If the information is on their personal computer or devices, it can be challenging to ensure that such data has been deleted.
In recent years, BYOD and BYOA have facilitated a rise of shadow IT, a term that refers to information technology systems which are used within an organisation without the explicit consent (or sometimes even knowledge) of the IT department.
With the rise of the cloud, and in particular SaaS applications, shadow IT has also proliferated through enterprises at a rapid pace.
The existence of shadow IT applications doesn’t necessarily imply ill-intent.
There’s nothing wrong about a situation where an employee wants to use, say, Google Docs rather than the copy of Microsoft Word provided.
A deviation from standard corporate tools could be interpreted as an end-user saying that they wish they had better (or a choice between) tools.
Or, it could simply mean that it’s cheaper, quicker, and more convenient for an employee to use a shadow app than to obtain official authorization from the organisation’s IT department.
However, even if there is nothing malicious about the installation of a shadow IT application, a company’s network and data could be open to exploitation if those applications are not properly identified and monitored.
It’s almost impossible to eradicate Shadow IT from an enterprise environment. That’s because the days of locked-down computer systems are far behind us.
Many jobs now require that employees be familiar with a range of software applications, so it’s not surprising that they might choose to utilise an alternative set of programs.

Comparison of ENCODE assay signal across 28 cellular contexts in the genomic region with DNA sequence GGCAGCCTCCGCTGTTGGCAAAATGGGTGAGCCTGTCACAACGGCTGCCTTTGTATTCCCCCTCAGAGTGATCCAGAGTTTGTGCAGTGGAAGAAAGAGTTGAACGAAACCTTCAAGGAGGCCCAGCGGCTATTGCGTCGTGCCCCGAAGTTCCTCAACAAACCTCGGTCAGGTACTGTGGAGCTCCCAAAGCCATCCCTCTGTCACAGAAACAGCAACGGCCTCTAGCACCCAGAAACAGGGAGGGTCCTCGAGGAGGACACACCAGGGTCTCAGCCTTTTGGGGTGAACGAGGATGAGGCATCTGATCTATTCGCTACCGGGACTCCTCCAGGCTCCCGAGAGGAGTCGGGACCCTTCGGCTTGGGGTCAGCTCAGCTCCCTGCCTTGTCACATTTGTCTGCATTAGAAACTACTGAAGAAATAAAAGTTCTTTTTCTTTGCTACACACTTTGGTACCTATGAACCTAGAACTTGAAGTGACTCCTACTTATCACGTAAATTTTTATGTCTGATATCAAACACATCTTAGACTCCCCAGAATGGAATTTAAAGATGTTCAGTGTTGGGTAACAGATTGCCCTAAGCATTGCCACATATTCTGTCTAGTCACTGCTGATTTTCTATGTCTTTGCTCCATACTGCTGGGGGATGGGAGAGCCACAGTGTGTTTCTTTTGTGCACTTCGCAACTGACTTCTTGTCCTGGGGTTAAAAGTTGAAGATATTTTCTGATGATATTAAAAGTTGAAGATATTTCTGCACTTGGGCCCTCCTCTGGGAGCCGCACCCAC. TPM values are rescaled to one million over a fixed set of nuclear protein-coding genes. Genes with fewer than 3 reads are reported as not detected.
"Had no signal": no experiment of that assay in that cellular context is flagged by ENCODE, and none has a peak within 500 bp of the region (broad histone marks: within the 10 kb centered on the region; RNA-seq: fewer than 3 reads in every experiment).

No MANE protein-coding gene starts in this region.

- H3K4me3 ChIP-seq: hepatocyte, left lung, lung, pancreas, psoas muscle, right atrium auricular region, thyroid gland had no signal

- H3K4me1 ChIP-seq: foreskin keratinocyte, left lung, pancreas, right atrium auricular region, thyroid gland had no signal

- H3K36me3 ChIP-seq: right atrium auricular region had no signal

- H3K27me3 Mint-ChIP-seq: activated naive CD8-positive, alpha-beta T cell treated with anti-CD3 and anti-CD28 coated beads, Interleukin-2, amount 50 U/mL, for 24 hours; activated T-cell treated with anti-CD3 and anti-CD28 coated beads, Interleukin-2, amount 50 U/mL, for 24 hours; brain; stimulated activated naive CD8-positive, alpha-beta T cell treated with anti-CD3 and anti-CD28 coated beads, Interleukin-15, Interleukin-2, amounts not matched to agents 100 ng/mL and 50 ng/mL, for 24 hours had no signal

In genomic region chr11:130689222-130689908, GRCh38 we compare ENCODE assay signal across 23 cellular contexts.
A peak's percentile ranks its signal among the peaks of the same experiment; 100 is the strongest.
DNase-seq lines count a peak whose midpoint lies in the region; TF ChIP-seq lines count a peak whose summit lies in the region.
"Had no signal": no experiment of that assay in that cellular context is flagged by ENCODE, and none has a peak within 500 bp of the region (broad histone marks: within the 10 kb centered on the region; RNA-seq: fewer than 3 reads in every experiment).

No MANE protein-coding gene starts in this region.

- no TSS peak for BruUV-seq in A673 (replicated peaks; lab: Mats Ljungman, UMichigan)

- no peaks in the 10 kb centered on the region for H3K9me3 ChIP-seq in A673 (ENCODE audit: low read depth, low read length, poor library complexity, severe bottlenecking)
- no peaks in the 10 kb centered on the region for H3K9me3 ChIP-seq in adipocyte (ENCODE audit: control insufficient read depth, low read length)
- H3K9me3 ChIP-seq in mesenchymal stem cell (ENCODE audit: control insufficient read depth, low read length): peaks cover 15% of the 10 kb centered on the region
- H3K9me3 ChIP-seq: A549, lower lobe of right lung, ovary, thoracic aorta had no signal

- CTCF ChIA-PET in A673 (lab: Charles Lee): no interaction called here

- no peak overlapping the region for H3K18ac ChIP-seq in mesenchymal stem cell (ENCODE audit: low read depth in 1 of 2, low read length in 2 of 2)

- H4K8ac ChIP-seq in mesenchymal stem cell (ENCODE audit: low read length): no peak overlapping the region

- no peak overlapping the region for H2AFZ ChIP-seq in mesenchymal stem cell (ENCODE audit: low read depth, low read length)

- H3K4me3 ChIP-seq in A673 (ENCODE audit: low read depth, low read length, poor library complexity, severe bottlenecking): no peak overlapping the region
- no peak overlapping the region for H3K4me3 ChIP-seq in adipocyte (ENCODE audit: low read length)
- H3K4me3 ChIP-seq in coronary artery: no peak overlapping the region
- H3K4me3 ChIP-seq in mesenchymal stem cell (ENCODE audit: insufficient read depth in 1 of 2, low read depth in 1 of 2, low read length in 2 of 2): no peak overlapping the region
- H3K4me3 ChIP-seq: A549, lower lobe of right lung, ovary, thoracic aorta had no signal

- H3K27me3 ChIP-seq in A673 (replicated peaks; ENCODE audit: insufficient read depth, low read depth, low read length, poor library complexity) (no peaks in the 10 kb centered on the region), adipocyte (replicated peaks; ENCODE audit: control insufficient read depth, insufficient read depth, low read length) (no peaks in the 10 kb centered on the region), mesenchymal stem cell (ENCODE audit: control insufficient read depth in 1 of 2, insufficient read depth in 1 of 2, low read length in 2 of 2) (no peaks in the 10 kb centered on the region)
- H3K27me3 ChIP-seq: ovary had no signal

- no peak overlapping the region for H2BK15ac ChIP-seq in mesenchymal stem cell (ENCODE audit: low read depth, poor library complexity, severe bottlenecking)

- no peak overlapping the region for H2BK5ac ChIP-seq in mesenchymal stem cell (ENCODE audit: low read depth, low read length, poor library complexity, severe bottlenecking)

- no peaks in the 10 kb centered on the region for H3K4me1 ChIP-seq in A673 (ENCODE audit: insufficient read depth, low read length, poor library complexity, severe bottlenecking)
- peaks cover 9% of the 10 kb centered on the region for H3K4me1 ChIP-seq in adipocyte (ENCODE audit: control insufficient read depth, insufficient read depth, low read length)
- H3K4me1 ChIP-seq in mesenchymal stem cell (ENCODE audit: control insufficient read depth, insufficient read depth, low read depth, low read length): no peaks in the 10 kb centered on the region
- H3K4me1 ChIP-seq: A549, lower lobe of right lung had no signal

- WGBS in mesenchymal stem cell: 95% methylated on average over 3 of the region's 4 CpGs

However, there are ways to manage this diversity.
As is so often the case, awareness of the applications in the environment is crucial. This can be accomplished through a combination of high-tech and low-tech means.
For example, one of the easiest things a company can do is monitor corporate credit cards for any spending on subscriptions to unauthorised SaaS products.
Beyond that, you can monitor the data usage of applications installed on business-owned computer systems, and check to see if there’s any large outbound network traffic to a non-sanctioned SaaS service.
It’s also worth emphasising the power of education. If your users know that using an unauthorized third-party service is breaking the rules and potentially putting their company at risk, they may be less inclined to choose to do so.
However, most IT departments will still end up fighting an uphill battle when it comes to reining in shadow IT.
There is a logical reason why this is the case: most consumer-grade SaaS products are good. They look nice, work well, and are really easy to use.
These are the products that people want to use, though they may not be the applications that are commonly deployed in enterprise environments.
If IT departments truly want to reduce the prevalence of Shadow IT systems, then they should increasingly consider the user experience when it comes to the procurement and maintenance of applications.
Perhaps most importantly, though, companies and IT teams should consider shadow IT users not as rogues, but as people invested in the organisation, employees who are simply looking for better and more efficient ways to do their jobs.
Their thoughts and concerns should be heard and addressed – and the relevant technologies deployed and monitored in such a way as to reduce the risk to the company from the inevitable shadow IT in its infrastructure.
Sourced by Javvad Malik, Security Advocate at AlienVault